McEwan, Paley and Ballard were my models, and I spent most of my time as an MA student at UEA trying – and failing – to emulate them. If Malcolm Bradbury had an opinion on this he didn’t say, but my other MA teacher was Angela Carter, and she did. I submitted a single page of single-spaced typewriting that attempted to be McEwan, Paley and Ballard all at once. “Oh Andrew,” she sighed, “why don’t you just write about what you know.” She gave me a copy of What We Talk About When We Talk About Love. She had no use for it, but assumed I might – and I did. In the years that followed it seemed that everyone aspired to be Raymond Carver, if they didn’t already aspire to be Angela Carter. For a short while I tried – and repeatedly failed – to emulate ‘Why Don’t You Dance’. It’s still mysterious to me how it works, but when I began to write about what I knew, in a voice that sounded more plausibly like mine, the permission came from Raymond Carter – via Angela Carter – and has much to do with his embrace of the everyday and the quixotic in the quotidian.
First published in Quarterly West, 1978. Collected in What We Talk About When We Talk About Love, Knopf, 1983, as well as Where I’m Calling From and Collected Stories
I first read this story in my teens as a result of seeing the brilliant Short Cuts by Robert Altman. The story interests me in part because it’s about a gulf of understanding, about a deep disparity of knowledge and feeling that can arise between men and women around questions of violence, degradation, and bodily dignity – something I am thinking a lot about these days. The narrator’s husband goes on a weekend fishing trip with friends; they discover a dead girl’s body floating in the river, but choose not to curtail their trip or inconvenience themselves by finding a phonebox to call the police. Carver makes economical use of the queasy mingling of the fish they acquire and the female corpse they ignore. The narrator’s subsequent horror at the men’s indifference, and her anxiety about her husband’s implication in the story, draw an increasingly violent wedge between husband and wife. There are some killer lines: “He put his arms around me and rubbed his hands up and down my back, the same hands he’d left with two days before.” It’s an uncomfortable and astute rendering of the sickly knowledge of male violence with which women live.
In Where I’m Calling From: The Collected Stories, Atlantic Monthly Press, 1988
My mother and my daughter and my former wife. That’s three people on the payroll right there, not counting my brother. But my son needed money, too.
It was hard to choose just one Raymond Carver story but this is the one that has stayed with me the longest, perhaps because of the hopelessly unfair situation the narrator is in. He works long hours in a dead-end job in order to support various family members whose demands become increasingly unreasonable. Carver perfectly captures the overwhelming sense of hopelessness that the narrator feels. Yet despite this he still manages almost angelic moments of optimism and good will towards the world and even his hapless and predatory relatives.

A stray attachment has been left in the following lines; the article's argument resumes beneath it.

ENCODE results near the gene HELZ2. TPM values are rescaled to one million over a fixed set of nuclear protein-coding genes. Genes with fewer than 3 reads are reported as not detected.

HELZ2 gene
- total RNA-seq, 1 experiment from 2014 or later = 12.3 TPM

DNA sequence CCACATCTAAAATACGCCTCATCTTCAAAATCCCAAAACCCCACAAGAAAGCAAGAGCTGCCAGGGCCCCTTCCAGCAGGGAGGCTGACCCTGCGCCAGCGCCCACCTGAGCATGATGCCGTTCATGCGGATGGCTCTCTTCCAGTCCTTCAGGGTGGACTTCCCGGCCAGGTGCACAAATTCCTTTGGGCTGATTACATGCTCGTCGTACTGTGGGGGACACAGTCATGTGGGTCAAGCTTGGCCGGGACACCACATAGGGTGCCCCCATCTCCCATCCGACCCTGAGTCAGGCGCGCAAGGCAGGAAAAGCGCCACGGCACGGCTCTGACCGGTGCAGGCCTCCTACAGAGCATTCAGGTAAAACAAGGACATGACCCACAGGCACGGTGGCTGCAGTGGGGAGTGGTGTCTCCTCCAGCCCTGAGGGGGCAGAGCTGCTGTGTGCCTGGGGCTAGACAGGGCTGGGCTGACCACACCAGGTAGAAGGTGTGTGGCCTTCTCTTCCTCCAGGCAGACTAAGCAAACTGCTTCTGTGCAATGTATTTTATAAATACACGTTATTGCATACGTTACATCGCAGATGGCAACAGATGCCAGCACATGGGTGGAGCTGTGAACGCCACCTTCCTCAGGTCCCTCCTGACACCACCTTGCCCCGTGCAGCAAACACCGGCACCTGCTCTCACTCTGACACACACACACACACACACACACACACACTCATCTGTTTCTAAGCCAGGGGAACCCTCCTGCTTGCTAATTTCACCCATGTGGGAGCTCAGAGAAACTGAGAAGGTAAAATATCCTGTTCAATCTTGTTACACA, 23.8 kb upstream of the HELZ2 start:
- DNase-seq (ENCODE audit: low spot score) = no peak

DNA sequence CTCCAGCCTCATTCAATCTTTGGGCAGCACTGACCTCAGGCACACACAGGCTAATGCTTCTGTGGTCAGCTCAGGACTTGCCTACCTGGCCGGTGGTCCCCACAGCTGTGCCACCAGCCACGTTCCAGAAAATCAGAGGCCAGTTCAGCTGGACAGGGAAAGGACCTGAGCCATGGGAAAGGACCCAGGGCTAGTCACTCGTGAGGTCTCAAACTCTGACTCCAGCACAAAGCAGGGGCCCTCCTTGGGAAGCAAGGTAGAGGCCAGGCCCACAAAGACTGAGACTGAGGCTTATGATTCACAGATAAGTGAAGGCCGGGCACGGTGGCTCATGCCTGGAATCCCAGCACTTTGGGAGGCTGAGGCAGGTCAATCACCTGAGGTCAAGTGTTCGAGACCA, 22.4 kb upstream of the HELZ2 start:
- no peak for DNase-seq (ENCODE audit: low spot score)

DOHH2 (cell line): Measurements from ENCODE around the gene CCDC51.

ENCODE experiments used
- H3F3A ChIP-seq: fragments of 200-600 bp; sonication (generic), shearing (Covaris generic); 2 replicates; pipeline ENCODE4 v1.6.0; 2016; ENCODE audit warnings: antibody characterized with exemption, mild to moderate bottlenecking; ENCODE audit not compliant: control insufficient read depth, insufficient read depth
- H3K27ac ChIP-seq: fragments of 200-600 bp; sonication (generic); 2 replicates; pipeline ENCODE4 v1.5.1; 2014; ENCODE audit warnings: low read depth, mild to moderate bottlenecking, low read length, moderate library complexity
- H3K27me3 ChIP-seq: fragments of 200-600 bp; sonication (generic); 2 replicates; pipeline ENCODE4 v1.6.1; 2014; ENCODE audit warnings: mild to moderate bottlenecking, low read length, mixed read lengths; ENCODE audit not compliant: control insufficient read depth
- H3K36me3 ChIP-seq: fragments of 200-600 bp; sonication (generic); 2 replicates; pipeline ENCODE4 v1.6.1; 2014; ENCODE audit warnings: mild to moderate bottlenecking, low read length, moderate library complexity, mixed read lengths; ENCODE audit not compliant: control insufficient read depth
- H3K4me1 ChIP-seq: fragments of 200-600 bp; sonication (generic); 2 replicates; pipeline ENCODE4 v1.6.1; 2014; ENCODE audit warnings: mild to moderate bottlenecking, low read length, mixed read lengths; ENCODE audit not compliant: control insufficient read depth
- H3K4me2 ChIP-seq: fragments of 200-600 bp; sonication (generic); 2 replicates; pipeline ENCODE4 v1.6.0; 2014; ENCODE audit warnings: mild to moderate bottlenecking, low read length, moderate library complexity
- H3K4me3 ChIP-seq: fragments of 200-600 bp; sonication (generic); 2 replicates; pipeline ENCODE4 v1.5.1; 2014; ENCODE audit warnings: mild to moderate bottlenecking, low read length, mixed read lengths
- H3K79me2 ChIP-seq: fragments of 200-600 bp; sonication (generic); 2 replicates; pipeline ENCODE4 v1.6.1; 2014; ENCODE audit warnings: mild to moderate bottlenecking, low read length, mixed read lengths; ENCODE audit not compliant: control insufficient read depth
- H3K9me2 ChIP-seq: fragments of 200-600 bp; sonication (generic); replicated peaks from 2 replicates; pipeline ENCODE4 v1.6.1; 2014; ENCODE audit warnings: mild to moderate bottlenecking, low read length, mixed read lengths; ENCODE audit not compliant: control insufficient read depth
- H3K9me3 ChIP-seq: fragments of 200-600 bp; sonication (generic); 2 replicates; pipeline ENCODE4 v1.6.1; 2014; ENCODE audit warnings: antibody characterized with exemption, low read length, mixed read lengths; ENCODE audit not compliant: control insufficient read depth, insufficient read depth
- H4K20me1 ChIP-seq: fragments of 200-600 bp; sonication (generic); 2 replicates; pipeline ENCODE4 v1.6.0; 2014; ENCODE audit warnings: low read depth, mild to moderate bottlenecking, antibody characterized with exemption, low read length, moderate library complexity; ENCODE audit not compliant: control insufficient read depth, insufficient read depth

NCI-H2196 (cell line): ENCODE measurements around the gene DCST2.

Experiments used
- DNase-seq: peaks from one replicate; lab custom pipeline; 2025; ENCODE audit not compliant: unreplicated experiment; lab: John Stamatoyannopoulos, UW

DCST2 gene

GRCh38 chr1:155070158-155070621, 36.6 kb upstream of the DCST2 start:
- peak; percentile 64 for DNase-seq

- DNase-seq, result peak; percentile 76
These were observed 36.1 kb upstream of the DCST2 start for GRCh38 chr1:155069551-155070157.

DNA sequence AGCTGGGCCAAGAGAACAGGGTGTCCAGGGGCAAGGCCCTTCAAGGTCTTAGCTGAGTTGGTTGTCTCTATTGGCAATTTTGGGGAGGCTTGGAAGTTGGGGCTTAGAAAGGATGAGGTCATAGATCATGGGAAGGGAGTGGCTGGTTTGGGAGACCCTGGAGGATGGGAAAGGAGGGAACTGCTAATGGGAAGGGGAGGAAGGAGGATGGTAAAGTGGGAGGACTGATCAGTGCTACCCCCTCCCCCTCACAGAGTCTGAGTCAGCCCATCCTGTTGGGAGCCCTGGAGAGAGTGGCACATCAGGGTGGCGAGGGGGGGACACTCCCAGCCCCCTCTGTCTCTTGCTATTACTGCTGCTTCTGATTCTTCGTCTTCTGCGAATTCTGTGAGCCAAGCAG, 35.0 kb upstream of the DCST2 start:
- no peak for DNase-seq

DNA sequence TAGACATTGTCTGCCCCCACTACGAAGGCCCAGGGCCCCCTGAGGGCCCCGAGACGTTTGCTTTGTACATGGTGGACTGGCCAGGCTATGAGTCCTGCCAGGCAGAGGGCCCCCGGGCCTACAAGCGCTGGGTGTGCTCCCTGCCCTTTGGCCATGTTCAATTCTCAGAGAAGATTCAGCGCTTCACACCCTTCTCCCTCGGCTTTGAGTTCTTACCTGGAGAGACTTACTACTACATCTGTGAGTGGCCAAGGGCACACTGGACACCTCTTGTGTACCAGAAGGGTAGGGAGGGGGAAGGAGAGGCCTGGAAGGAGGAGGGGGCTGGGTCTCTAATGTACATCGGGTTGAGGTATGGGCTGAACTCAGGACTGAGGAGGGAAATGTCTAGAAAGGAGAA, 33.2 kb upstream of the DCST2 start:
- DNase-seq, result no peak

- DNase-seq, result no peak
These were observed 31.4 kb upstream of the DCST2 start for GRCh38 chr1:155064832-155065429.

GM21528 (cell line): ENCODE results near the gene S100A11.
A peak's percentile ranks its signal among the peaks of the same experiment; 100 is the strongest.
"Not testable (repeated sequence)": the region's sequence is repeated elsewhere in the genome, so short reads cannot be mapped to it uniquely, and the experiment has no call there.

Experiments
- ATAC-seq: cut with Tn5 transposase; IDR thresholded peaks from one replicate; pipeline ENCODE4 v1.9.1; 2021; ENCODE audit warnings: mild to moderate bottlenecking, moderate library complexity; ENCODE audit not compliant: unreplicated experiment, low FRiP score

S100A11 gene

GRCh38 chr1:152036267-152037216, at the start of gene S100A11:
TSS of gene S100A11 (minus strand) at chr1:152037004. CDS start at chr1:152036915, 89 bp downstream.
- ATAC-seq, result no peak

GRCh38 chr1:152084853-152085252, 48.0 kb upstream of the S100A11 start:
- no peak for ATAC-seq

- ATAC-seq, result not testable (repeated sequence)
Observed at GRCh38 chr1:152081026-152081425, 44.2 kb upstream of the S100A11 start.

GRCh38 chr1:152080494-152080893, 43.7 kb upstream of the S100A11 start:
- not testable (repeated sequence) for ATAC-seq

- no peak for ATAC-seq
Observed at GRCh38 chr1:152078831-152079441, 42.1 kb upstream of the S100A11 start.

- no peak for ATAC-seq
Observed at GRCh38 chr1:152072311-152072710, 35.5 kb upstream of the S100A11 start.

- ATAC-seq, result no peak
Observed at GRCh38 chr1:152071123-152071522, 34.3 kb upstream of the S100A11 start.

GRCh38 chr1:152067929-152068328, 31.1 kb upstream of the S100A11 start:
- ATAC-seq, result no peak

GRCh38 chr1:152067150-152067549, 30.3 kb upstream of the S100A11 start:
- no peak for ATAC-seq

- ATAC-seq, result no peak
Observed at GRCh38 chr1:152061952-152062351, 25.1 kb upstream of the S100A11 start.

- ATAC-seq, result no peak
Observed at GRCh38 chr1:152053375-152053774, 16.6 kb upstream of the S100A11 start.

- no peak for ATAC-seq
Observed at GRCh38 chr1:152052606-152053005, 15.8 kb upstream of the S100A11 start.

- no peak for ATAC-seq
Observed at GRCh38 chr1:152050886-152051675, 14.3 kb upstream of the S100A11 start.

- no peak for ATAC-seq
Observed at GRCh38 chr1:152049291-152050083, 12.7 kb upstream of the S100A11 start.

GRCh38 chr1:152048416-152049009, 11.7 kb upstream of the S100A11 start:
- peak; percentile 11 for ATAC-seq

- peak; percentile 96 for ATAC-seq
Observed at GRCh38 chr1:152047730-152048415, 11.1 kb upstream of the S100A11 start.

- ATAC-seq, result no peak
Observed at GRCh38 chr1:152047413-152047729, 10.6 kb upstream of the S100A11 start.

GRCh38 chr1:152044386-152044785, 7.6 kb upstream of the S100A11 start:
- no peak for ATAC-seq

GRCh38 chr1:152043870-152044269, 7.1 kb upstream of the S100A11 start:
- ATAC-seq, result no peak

Published in The New Yorker, June 9, 1986 and collected in Elephant and Other Stories, The Harvill Press, 1988 and Where I’m Calling From, The Harvill Press, 1993. Read it online here
‘My eyes were still closed. I was in my house. But I didn’t feel like I was inside anything.’
A prejudiced, bitter, stoned narrator is asked by his blind guest, a friend of his wife, to draw a cathedral. Their hands both holding the pen, the guest says: “‘Go ahead, bub, draw. You’ll see. I’ll follow along with you. It’ll be okay. Just begin now like I’m telling you.” It leads to an emotional moment of catharsis and transformation for the narrator ‘like nothing else in life up to now’; he keeps his eyes closed and keeps drawing even when he doesn’t have to. Early Carver includes stories I like a lot, including ‘Fat’ and ‘Why Don’t You Dance?’, but they always seem to be written outside of his own skin. I find the Carver brand of nihilism somewhat distancing. This story was the first Carver I read where it felt he was writing with real feeling – he had stopped drinking, had re-evaluated life and in his own words, “was in a period of generosity. The story affirms something” as a result.
In Cathedral (Vintage, 1983)
As a Chekhov devotee it might seem odd I should choose a story about, not by, Chekhov. But in truth, I prefer his plays, and this, about Chekhov’s final moments and death by champagne is classic Carver – or classic Gordon Lish (Carver’s editor), as we might now be led to believe. Regardless of that, it has all the precision, sobriety and exquisite timing of Carver’s best work with an added Russian flourish, and is the last story in Elephant, the collection published in the final year of Carver’s life. (Carver died aged 50 in 1988). My best friend, Sonia Misak, with whom I’ve been sharing stories both real and imagined for most of our lives, gave me my copy of Elephant at New Year 1990. Carver was quite possibly already terminally ill when he wrote ‘Errand’, but in it he is exploring Chekhov the writer rather than Chekhov the dying man; and reading it calls to mind that great line of Virginia Woolf’s: ‘I meant to write about death, but life kept breaking in as usual.’
(Originally published in Elephant. Also in from Where I’m Calling From, Harvill, 1993)